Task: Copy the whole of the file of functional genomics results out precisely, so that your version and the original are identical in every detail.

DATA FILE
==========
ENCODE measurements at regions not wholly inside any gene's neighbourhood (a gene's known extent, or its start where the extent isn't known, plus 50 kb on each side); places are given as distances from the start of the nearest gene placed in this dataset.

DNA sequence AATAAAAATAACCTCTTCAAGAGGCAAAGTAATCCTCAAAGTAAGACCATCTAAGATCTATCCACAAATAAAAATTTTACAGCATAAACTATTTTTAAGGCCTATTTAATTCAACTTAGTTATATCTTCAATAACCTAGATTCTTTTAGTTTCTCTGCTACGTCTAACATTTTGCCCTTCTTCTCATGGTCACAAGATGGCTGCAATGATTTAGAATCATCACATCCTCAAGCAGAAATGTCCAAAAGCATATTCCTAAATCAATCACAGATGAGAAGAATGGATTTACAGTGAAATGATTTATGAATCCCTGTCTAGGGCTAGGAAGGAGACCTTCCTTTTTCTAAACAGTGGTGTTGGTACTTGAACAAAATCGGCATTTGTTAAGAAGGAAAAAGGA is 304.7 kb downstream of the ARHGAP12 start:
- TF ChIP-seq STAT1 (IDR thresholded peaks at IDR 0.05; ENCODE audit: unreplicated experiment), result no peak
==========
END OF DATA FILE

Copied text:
ENCODE measurements at regions not wholly inside any gene's neighbourhood (a gene's known extent, or its start where the extent isn't known, plus 50 kb on each side); places are given as distances from the start of the nearest gene placed in this dataset.

DNA sequence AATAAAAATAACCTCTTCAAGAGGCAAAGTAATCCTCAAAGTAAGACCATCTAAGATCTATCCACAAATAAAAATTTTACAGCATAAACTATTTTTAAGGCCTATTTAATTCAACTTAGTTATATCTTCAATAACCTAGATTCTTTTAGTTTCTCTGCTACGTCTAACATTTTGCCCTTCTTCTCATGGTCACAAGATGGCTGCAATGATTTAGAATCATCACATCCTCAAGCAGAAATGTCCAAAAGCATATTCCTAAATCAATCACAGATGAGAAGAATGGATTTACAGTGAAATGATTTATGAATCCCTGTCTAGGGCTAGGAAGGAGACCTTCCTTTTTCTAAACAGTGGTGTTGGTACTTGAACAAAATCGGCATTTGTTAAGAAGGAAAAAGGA is 304.7 kb downstream of the ARHGAP12 start:
- TF ChIP-seq STAT1 (IDR thresholded peaks at IDR 0.05; ENCODE audit: unreplicated experiment), result no peak